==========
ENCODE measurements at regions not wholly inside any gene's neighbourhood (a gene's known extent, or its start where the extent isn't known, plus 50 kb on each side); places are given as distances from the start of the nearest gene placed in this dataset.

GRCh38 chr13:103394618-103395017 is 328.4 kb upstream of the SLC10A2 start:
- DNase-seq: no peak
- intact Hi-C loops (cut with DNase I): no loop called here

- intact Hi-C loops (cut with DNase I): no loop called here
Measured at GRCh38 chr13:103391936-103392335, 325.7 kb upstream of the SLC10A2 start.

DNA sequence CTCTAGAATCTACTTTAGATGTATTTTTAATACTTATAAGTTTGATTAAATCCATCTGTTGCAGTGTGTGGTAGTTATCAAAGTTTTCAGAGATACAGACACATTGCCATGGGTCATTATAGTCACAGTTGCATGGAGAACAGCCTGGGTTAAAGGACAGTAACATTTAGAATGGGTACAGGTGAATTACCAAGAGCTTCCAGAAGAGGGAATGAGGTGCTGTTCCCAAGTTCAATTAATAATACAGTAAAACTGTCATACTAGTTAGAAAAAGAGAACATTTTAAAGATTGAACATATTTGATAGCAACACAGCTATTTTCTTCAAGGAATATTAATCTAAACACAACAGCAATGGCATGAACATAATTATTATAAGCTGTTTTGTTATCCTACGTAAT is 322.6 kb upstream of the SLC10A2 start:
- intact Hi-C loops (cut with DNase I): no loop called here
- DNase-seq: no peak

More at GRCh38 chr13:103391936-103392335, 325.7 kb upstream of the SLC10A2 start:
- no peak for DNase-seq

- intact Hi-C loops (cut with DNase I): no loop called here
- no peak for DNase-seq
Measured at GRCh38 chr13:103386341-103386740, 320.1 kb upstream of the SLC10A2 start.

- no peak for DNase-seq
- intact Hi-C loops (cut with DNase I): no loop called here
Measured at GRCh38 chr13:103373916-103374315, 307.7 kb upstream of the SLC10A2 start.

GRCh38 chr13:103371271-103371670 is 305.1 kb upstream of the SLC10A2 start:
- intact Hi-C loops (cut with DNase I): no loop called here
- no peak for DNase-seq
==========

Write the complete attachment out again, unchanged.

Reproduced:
ENCODE measurements at regions not wholly inside any gene's neighbourhood (a gene's known extent, or its start where the extent isn't known, plus 50 kb on each side); places are given as distances from the start of the nearest gene placed in this dataset.

GRCh38 chr13:103394618-103395017 is 328.4 kb upstream of the SLC10A2 start:
- DNase-seq: no peak
- intact Hi-C loops (cut with DNase I): no loop called here

- intact Hi-C loops (cut with DNase I): no loop called here
Measured at GRCh38 chr13:103391936-103392335, 325.7 kb upstream of the SLC10A2 start.

DNA sequence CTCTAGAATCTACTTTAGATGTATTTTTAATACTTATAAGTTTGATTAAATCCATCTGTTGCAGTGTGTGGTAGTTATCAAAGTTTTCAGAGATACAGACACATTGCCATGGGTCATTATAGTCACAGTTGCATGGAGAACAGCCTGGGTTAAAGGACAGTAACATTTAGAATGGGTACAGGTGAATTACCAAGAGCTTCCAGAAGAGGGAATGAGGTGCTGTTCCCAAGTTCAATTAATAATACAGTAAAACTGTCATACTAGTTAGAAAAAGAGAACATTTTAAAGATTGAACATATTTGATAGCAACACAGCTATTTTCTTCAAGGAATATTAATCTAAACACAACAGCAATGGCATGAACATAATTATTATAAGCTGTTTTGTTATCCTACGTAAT is 322.6 kb upstream of the SLC10A2 start:
- intact Hi-C loops (cut with DNase I): no loop called here
- DNase-seq: no peak

More at GRCh38 chr13:103391936-103392335, 325.7 kb upstream of the SLC10A2 start:
- no peak for DNase-seq

- intact Hi-C loops (cut with DNase I): no loop called here
- no peak for DNase-seq
Measured at GRCh38 chr13:103386341-103386740, 320.1 kb upstream of the SLC10A2 start.

- no peak for DNase-seq
- intact Hi-C loops (cut with DNase I): no loop called here
Measured at GRCh38 chr13:103373916-103374315, 307.7 kb upstream of the SLC10A2 start.

GRCh38 chr13:103371271-103371670 is 305.1 kb upstream of the SLC10A2 start:
- intact Hi-C loops (cut with DNase I): no loop called here
- no peak for DNase-seq